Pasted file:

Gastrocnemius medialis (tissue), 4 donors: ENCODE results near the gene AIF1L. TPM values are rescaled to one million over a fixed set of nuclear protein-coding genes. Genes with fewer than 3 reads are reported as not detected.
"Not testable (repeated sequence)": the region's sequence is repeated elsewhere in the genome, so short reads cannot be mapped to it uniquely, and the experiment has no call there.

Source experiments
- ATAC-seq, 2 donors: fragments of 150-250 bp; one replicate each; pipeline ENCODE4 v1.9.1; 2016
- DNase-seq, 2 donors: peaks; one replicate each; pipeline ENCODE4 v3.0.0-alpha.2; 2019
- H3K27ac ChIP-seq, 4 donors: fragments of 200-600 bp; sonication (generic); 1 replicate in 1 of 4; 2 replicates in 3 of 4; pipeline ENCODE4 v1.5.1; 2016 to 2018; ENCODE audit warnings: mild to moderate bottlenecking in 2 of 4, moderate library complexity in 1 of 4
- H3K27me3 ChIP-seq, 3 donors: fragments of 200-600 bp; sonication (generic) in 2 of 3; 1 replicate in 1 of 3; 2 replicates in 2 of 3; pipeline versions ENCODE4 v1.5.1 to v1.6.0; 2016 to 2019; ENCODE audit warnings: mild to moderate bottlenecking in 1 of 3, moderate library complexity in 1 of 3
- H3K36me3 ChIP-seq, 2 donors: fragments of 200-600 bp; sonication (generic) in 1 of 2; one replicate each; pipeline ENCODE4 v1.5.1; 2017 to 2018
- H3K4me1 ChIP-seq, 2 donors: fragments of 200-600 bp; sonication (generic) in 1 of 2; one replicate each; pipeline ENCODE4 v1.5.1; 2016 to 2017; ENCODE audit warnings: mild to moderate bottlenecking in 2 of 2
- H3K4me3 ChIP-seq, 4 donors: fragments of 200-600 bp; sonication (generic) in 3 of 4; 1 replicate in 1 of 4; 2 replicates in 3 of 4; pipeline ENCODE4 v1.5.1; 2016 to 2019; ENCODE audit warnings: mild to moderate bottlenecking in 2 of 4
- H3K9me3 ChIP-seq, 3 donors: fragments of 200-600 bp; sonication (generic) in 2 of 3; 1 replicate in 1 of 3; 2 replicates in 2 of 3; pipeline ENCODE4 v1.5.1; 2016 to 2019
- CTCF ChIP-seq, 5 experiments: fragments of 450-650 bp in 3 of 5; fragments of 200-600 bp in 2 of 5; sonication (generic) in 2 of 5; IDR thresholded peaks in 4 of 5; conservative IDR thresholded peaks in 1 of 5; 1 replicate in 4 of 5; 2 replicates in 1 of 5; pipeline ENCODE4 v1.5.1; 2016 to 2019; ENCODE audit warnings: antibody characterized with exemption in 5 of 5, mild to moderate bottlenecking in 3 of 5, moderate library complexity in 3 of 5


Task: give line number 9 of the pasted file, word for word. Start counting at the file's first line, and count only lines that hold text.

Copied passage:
- H3K4me1 ChIP-seq, 2 donors: fragments of 200-600 bp; sonication (generic) in 1 of 2; one replicate each; pipeline ENCODE4 v1.5.1; 2016 to 2017; ENCODE audit warnings: mild to moderate bottlenecking in 2 of 2